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Advocating Peace To End Militancy In Niger Delta

A cross section of Niger Delta militants
Posted: Nov 26, 2016 at 7:45 pm   /   by   /   comments (0)

OUR CORREESPONDENTS — The Presidency recently held a meeting with the Niger Delta leaders over the planned dialogue to resolve the crisis in the region. During the meeting, the stakeholders presented a 16-point agenda to the government on how to resolve the crisis. The agenda is supposed to provide the key to the proposed dialogue.

But, soon after the meeting, some groups in the region seem not happy with the outcome of the meeting, even as some militants have continued in their selective attacks on oil installation, adding to the economic crisis in the nation.

With this continued attack by the militants and the overwhelming presence of the military in the region, observers are wondering what should be the way forward for peace in the troubled region, which is the nation’s cash cow.

Massive physical infrastructural development across the region needed

Mr. Martins Edema, a youth activist and self-employed graduate, believes that only massive physical infrastructural development across the region can solve the problem of restiveness in the Niger Delta.

He posited that such solution must be drastic measures and actions for a chronic ailment knowing that the federal and state government have over the years design various ways to curb this incessant unrest in the region where militancy has become a profitable business to the detriment of all.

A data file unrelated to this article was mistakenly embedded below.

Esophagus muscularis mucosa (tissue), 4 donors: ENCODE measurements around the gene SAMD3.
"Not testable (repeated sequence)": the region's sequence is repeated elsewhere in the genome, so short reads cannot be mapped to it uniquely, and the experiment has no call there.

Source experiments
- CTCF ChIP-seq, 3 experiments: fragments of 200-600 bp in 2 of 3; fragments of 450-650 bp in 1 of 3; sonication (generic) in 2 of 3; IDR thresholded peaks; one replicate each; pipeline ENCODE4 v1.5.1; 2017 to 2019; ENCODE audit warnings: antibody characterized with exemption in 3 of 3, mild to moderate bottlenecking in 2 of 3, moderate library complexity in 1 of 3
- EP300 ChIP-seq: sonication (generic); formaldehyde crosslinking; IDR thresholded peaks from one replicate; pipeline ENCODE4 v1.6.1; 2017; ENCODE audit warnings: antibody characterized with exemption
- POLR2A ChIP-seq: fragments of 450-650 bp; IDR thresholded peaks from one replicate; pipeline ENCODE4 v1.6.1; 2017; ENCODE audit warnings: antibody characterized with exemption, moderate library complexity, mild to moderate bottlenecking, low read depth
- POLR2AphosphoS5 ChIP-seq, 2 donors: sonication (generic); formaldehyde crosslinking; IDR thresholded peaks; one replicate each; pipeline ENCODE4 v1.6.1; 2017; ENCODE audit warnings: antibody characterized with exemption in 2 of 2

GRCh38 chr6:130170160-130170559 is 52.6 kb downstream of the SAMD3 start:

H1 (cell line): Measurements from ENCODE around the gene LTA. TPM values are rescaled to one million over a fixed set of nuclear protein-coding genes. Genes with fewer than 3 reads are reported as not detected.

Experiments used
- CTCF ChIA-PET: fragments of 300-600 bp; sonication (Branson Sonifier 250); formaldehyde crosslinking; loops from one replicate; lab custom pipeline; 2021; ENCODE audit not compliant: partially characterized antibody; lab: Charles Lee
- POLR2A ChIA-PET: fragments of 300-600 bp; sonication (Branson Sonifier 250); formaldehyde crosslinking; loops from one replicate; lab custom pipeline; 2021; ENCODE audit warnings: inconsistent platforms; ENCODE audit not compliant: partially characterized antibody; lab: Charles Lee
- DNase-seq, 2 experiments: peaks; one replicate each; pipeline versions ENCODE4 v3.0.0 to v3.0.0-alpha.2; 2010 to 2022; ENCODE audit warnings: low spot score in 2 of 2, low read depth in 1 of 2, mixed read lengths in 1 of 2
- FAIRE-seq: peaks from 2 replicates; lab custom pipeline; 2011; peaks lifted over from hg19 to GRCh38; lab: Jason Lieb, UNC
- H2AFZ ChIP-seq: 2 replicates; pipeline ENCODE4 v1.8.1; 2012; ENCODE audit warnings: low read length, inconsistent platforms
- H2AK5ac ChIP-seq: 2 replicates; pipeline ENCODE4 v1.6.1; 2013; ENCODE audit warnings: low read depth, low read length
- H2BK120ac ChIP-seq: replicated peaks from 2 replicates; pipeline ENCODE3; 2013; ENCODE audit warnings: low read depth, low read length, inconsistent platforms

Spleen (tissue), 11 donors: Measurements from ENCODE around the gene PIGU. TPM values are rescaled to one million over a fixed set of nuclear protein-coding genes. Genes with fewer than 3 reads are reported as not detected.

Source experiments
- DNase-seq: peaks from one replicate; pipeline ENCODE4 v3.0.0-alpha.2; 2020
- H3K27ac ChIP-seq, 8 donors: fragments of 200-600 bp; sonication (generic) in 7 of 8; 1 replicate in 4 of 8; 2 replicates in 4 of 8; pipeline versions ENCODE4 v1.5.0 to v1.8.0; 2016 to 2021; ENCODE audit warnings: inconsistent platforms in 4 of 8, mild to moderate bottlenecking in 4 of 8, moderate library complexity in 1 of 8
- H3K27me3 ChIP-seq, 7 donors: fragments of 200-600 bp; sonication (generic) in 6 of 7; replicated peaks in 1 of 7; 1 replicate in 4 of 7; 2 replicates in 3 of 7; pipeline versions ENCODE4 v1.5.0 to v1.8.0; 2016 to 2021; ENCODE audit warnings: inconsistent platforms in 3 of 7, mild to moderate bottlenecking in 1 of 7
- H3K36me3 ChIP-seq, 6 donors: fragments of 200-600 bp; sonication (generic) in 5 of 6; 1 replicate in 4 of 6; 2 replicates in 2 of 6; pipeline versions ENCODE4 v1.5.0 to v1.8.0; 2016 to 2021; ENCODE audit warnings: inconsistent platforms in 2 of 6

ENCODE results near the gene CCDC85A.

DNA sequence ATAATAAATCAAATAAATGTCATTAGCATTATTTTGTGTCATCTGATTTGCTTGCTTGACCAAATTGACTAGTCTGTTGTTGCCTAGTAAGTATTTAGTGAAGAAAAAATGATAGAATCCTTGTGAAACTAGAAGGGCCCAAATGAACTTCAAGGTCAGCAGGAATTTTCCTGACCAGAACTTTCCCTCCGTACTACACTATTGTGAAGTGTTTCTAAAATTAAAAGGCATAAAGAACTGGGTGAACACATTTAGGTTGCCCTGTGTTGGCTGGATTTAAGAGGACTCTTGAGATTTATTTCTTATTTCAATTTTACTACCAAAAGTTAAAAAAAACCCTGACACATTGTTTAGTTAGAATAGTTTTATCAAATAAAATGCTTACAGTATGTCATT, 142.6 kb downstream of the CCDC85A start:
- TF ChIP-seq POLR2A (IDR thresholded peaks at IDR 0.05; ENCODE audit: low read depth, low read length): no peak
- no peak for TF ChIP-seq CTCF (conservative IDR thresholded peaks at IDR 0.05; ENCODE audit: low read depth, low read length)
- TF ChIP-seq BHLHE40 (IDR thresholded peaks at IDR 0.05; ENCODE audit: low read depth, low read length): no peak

He said there should be a signed Memorandum of Association (MoU) between the federal, state governments as well as the various community leaders, stakeholders, indigenous contractors and oil majors on acceptable ways of project execution without let or hindrances of any kind through unwarranted demands and molestations, harassment and kidnapping of workers, be him black or white.

Edema stated: “All projects and its contractors must be made to engage community youths for jobs in their areas of jurisdiction and contractors made to sign undertaking of job execution to specification and payment according to mileage covered including time lime to all jobs awarded. Indeed, laws must be enacted to make it a capital offence for anyone or group to disrupt job execution with security agents readily on hand to effect arrest at job site.

“It is not a bad idea also if the traditional rulers and leaders of any troublesome community is taken-in by the government for questioning in any case of breach of the peace after all have agreed on how a job would be successfully executed. In fact, it is now common knowledge that it is not business as usual in the country.

“Jobs should be awarded with a chain of effective supervisory organs like Non-governmental bodies who gives detail weekly or monthly progress report on mileage covered and challenges.

“Whether political patronage is there or not, contracts must be awarded only to competent contractors who might even pass through an indigenous but incompetent contractor without the technical and financial muscle for the kind of job to be executed.

“All these put together with the interest of the youths properly taken into consideration would gradually but surely bring the Niger Delta crisis to a end because the vibrant youth population would have been empowered one way or the other and given a sense of belonging.”

There Should Be Accountable ?Leaders in the Niger Delta

An All Progressives Congress (APC) chieftain in Akwa Ibom State, has suggested need for transparency, honesty, accountability and a community serving spirit among Niger Delta leaders if crisis in the region must be addressed.

The APC chief who preferred anonymity said that no amount of financial intervention can address crisis in the Niger Delta region if leaders do not have the best interest of the people at heart, adding that the prolonged crisis in the region could only be traced to corrupt leaders since 60s.